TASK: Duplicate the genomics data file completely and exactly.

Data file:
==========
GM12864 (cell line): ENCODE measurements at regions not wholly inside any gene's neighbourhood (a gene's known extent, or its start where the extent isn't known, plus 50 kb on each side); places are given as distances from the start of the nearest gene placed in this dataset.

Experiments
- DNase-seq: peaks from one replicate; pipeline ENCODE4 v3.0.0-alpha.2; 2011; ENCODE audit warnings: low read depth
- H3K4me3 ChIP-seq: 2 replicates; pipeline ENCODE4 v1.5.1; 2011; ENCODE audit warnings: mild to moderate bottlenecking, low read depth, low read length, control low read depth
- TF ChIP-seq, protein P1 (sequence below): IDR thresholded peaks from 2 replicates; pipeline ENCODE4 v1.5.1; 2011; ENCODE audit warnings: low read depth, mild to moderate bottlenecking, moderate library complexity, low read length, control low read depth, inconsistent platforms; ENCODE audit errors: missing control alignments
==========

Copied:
GM12864 (cell line): ENCODE measurements at regions not wholly inside any gene's neighbourhood (a gene's known extent, or its start where the extent isn't known, plus 50 kb on each side); places are given as distances from the start of the nearest gene placed in this dataset.

Experiments
- DNase-seq: peaks from one replicate; pipeline ENCODE4 v3.0.0-alpha.2; 2011; ENCODE audit warnings: low read depth
- H3K4me3 ChIP-seq: 2 replicates; pipeline ENCODE4 v1.5.1; 2011; ENCODE audit warnings: mild to moderate bottlenecking, low read depth, low read length, control low read depth
- TF ChIP-seq, protein P1 (sequence below): IDR thresholded peaks from 2 replicates; pipeline ENCODE4 v1.5.1; 2011; ENCODE audit warnings: low read depth, mild to moderate bottlenecking, moderate library complexity, low read length, control low read depth, inconsistent platforms; ENCODE audit errors: missing control alignments